7 easy things you can do to reduce your risk of prostate cancer

For many men, the thought of getting prostate cancer can be terrifying. Aside from skin cancer, it is the most common form of cancer found in men, according to the American Cancer Society. This year alone, an estimated 164,690 men will be diagnosed with prostate cancer. Men older than 50 and African-American men are more likely to be diagnosed with prostate cancer.

It's important to note that prostate cancer isn't necessarily a death sentence: when caught early (i.e., before it has a chance to spread to other parts of the body), the 5-year survival rate is extremely high at 98 percent. But there are things you can do to significantly reduce your risk.

1) Eat less meat and dairy.

Studies have shown that men who eat foods high in animal fat, such as dairy and red meat, were more likely to develop prostate cancer. It’s important to note that these studies do not show that fattening foods actually cause prostate cancer; rather, they show there is a correlation between prostate cancer and consuming things like cheese or bacon. Nonetheless, oncologist Dr. David Wise of the Perlmutter Cancer Center at NYU Langone advises patients to err on the side of caution and get most of their fat from avocados and nuts over animal products.

2) Eat your broccoli.

In terms of cancer-fighting foods, Wise says, “cruciferous vegetables really seem to keep popping out” as the most effective. These types of vegetables include broccoli and cauliflower, which contain a natural chemical that may prevent cancer from growing. According to Wise, this chemical is harmful to cancer cells but perfectly fine for other cells in our body. He says the evidence for eating cruciferous vegetables is the strongest in terms of prostate cancer-fighting foods.

3) Don’t smoke.

“Smoking is not just linked to lung cancer. It's also linked to prostate cancer,” Wise says. In particular, smoking is linked to aggressive forms of prostate cancer that are more likely to spread, he says. What’s more, a review of 24 studies looking at prostate cancer risk and smoking published in 2010 determined that guys who smoked the most had a 24 to 30 percent higher risk of dying from prostate cancer than nonsmokers, due to the more aggressive tumors associated with smoking. So do yourself a favor and quit today.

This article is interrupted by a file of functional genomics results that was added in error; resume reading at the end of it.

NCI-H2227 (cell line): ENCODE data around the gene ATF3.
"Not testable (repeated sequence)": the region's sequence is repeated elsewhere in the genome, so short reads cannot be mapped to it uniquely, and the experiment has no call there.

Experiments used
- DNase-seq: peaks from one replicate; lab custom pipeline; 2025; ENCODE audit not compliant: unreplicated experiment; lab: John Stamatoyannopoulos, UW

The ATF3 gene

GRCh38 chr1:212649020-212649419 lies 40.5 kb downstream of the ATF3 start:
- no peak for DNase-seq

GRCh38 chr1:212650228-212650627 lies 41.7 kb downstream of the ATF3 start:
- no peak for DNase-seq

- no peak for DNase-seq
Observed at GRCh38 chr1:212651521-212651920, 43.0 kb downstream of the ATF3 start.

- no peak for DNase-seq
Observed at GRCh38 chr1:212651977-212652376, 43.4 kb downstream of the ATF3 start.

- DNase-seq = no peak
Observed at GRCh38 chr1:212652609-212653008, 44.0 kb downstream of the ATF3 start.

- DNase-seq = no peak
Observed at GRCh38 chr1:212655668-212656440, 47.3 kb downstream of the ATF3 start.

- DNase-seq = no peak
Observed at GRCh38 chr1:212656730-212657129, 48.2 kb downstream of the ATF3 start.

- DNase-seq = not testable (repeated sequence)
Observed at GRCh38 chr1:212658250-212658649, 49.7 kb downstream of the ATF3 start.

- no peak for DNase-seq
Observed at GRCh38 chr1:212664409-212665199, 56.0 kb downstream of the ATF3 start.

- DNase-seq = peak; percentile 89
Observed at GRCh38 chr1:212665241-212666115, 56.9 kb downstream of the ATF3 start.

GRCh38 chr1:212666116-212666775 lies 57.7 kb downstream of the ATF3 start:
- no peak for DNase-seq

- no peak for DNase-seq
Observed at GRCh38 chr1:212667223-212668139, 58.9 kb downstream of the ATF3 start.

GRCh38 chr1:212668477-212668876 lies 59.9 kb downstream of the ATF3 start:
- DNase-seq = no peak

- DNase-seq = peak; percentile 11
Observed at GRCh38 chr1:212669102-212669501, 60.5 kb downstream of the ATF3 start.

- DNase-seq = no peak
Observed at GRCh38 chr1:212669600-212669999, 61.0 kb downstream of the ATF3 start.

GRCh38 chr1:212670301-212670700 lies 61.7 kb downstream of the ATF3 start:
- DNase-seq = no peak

4) Avoid taking vitamin E supplements.

We typically think of vitamins as good things, but a 2014 study published in the Journal of the National Cancer Institute found that taking too much vitamin E may increase the risk of aggressive prostate cancer. As long as you're getting 15 mg of vitamin E a day from your diet, according to the National Institute of Health, you don't need to take any additional supplements. Supplementing “beyond what we would have in our normal diet would be a bad idea," says Wise.

5) Have safe sex.

Speaking of sex, using protection may lower your chances of developing prostate cancer. Sexually transmitted infections like cytomegalovirus and trichomoniasis have been linked to prostate cancer. The first is a type of herpes found in cancerous prostate tissue. Trichomoniasis, on the other hand, is a treatable virus that may have long-term effects. A study published in Cancer Epidemiology Biomarkers & Prevention found that men who had ever been infected with trichomoniasis had a 40 percent greater chance of developing prostate cancer.

6) Lose weight.

Years of research clearly shows that extra body weight is associated with an increased cancer risk, including aggressive forms of prostate cancer, writes the American Cancer Society. It’s not clear why excess fat is linked with cancer, but researchers theorize it may be because levels of certain hormones, e.g., insulin, estrogen and androgen, are reduced when people are at a healthy weight. The National Institute of Health’s Body Mass Index calculator can determine if you’re considered overweight or obese.

7) Exercise.

Research shows that staying active might prevent prostate cancer. In fact, Wise believes exercise and maintaining a healthy weight are the two single-best ways to reduce your prostate cancer risk. “I think that time, energy and funds should be invested into getting into healthy weight and getting into an exercise program,” he says.

How much should you work out?

“About two and a half hours of moderate exercise or about an hour and fifteen minutes a week of very intense exercise would be the minimum,” Wise recommends.